Shape dough into a ball and place in an oiled bowl, turning once to coat all sides. Cover and set in a warm spot to rise for about 1 1/2 hours.

Turn dough out onto a work surface. Punch down and divide into two equal parts. If you do not intend to use both crusts, place leftover dough in a plastic bag and refrigerate for up to two days or freeze for up to one month. Yields 2 large crusts.

Place dough on oiled baking sheet or cutting board to rest for 10 minutes.

To bake:

Heat oven and baking stone, pizza pan, or baking sheet to 500 degrees.

Sprinkle dough with flour and, based on pan you're using, roll out to a 9-by-13-inch rectangle, or 12-inch circle about 1/16-inch thick.

Drape dough over a rolling pin and transfer to preheated vessel, carefully unrolling it and being careful not to burn yourself. Quickly spread sauce over crust, and then assemble desired toppings.

Bake for 8 to 10 minutes, or until crust is browned and cheese is bubbling.

Crunchy cornmeal pizza crust

1 cup warm water (105-115 degrees)

1 1/2 teaspoons active dry yeast

1/2 teaspoon honey

2 tablespoons extra-virgin olive oil

1 cup whole-wheat flour

1 cup all-purpose flour

1 cup bread flour

1/4 cup cornmeal (medium grind)

1 1/4 teaspoons salt

In bowl of a stand mixer, whisk together water, yeast, and honey. Set aside for 10 minutes to proof. When surface appears foamy, add oil and stir.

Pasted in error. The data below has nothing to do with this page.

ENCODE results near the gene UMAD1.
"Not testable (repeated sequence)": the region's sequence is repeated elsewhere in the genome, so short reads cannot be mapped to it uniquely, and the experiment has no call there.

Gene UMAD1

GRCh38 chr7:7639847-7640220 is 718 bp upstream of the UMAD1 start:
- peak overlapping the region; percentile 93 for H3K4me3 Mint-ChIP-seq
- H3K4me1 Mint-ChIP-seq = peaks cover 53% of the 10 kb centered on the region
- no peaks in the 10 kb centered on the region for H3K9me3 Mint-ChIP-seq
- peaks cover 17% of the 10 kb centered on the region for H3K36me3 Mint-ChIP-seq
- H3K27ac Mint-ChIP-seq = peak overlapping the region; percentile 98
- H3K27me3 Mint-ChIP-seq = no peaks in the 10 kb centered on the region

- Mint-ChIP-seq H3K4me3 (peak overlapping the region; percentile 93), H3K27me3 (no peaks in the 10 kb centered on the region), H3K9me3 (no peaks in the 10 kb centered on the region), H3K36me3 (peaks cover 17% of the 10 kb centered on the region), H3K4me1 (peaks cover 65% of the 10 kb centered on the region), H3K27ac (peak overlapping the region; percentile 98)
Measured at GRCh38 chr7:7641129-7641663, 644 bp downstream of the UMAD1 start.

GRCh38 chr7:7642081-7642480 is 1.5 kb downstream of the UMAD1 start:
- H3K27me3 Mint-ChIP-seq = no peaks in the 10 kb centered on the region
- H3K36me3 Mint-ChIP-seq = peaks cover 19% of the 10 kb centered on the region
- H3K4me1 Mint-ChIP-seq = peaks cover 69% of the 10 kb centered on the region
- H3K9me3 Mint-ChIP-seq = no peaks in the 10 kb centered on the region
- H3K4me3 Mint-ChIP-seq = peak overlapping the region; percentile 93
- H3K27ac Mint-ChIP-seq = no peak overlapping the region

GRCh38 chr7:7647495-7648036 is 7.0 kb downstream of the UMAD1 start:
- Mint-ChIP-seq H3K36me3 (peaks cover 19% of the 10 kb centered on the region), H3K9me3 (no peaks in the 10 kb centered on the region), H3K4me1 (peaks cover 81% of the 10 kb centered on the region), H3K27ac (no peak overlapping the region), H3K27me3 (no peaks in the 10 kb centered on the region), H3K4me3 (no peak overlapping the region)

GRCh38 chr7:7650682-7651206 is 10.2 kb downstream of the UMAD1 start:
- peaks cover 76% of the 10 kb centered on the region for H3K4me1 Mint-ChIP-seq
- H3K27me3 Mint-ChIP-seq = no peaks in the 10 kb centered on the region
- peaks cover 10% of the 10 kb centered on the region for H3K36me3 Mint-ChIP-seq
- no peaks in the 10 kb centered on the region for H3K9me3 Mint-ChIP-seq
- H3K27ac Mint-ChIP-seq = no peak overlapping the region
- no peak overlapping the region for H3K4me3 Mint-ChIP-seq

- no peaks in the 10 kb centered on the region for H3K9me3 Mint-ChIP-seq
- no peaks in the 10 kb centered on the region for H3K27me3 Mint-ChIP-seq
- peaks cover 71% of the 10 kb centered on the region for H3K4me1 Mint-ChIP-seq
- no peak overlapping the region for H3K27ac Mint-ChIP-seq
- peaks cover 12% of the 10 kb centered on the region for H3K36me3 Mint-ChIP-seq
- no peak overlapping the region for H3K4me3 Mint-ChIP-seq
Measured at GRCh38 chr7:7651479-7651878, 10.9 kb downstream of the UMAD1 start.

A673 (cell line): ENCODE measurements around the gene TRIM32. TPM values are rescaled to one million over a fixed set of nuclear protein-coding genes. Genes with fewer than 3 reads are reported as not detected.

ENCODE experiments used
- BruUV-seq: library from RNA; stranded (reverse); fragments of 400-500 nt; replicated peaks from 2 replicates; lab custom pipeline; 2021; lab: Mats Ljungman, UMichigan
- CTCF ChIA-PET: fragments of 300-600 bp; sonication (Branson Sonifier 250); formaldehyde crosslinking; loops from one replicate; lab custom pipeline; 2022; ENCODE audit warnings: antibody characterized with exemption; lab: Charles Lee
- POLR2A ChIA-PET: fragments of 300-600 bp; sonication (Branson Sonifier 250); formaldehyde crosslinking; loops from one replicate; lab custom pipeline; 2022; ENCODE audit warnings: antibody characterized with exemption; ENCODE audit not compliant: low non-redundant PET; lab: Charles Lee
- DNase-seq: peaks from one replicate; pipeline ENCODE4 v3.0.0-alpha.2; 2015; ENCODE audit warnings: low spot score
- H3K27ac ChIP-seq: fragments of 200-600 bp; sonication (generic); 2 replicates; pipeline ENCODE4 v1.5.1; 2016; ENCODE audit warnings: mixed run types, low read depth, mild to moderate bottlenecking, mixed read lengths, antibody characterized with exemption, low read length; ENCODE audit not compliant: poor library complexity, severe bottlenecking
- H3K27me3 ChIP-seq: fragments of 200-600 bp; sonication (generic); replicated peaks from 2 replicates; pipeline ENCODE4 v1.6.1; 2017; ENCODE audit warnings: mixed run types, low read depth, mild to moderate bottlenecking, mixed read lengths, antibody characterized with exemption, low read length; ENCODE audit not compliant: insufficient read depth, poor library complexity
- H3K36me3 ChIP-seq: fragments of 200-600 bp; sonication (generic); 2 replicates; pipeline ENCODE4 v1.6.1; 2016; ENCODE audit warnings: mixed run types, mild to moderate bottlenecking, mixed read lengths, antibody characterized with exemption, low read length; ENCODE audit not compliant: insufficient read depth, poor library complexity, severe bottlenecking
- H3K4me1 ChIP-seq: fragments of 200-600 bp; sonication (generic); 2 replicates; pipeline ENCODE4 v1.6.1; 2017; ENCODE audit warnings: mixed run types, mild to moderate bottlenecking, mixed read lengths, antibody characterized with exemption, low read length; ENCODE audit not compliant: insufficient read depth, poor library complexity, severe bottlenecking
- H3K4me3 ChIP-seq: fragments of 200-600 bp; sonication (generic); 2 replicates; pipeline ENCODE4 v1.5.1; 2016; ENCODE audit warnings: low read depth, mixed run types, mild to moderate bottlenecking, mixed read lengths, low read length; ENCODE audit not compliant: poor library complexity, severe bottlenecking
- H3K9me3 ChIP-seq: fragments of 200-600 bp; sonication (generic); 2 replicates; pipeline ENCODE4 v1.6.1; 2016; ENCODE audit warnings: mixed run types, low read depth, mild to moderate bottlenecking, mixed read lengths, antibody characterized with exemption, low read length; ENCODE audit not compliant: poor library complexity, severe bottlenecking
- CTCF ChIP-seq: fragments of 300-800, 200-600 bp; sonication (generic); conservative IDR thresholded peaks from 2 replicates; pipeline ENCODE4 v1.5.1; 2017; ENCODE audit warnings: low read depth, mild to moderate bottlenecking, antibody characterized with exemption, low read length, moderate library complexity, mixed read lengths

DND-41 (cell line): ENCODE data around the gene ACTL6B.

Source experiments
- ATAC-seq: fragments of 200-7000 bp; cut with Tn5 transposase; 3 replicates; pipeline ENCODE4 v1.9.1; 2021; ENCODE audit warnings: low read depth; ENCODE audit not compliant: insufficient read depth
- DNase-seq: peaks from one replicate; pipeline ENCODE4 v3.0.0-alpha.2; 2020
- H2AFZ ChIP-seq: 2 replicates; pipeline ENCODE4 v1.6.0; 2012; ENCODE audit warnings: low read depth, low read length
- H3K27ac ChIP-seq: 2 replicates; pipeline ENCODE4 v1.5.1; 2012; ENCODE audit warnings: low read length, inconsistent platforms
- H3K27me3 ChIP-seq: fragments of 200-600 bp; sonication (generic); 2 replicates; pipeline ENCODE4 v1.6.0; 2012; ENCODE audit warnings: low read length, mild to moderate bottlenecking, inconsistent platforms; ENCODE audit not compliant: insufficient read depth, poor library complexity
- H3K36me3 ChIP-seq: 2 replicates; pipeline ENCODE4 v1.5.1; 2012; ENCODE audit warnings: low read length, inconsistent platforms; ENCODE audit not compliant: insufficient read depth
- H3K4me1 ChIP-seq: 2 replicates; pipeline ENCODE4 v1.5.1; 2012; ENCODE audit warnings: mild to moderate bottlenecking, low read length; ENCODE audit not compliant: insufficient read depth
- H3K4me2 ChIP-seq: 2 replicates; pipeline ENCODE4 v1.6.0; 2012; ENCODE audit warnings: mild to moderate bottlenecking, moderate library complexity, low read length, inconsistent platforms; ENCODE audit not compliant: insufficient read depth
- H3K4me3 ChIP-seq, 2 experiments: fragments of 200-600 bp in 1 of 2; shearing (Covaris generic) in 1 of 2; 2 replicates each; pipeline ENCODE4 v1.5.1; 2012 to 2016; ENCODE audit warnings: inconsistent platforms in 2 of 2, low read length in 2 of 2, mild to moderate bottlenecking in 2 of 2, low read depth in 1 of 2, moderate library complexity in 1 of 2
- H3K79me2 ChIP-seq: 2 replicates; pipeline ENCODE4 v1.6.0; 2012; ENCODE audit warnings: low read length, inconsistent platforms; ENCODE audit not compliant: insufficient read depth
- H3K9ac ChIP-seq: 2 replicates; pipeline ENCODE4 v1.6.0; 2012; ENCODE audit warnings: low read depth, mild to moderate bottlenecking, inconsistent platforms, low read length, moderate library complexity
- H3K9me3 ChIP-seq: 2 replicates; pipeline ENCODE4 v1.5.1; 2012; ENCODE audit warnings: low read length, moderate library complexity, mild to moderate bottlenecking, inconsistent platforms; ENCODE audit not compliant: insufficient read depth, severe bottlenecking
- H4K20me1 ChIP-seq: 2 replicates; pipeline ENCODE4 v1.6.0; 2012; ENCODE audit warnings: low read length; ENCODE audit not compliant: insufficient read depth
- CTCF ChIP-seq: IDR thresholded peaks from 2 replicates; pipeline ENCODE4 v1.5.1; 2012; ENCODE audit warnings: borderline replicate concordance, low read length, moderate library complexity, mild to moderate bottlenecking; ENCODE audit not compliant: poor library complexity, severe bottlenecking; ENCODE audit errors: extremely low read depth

In separate bowl, whisk together flours, cornmeal, and salt. Add to liquid mixture in bowl of stand mixture and set to knead for about 5 minutes, or until dough is soft and pliable.

Place dough in an oiled bowl, and turn once to coat all sides. Cover with plastic wrap and set in a warm spot to rise until doubled or tripled in size, about 1 1/2 to 2 hours.

Punch down dough and divide into two equal portions, refrigerating or freezing portions you don't plan to use within two days.

To bake:

Heat oven and pizza stone or pan to 475 degrees.

Roll out dough into a thin round. Fold dough over a rolling pin and carefully transfer to the prepared pan.

Quickly spoon on sauce over crust and assemble desired toppings.

Bake for 12 to 15 minutes, or until browned and bubbling. Yields 2 large crusts.

Focaccia crust

2 1/4 teaspoons active dry yeast

1 1/2 teaspoons honey

1 cup lukewarm water

2 1/2 cups unbleached all-purpose flour, divided

1 tablespoon extra-virgin olive oil

3/4 teaspoon kosher or sea salt

Combine yeast, honey, and water in bowl of a stand mixer. Add 1/2 cup flour and mix well using rubber spatula.

Cover with a towel and let rest in a warm place for 30 minutes.

Add olive oil, salt, and 1 cup flour. Attach dough hook to mixer and mix until thoroughly incorporated. Increase speed to kneading and add remaining flour gradually until dough adheres to hook. It will be soft and sticky. Continue kneading for about 5 minutes, or until dough is smooth and elastic, yet still quite sticky.

Remove dough from bowl and shape into a ball. Place in an oiled bowl and turn to coat all sides. Cover bowl with a towel and set in a warm place for about 1 hour, or until dough has doubled in size.

Punch down dough and turn out onto a lightly floured surface. Knead a few times, just until smooth. Transfer to oiled baking sheet and, using your fingertips, press into a large rectangle about 12 by 8 inches. Brush dough with olive oil and let rest for about 30 minutes.

Using your fingertips, press dough to fill space of the baking sheet. There should be evenly spaced indentations all over the surface without any tears. Yields 1 large crust.

To bake:

Heat oven to 375 degrees.

Drizzle oil or sauce over dough, and then arrange desired toppings.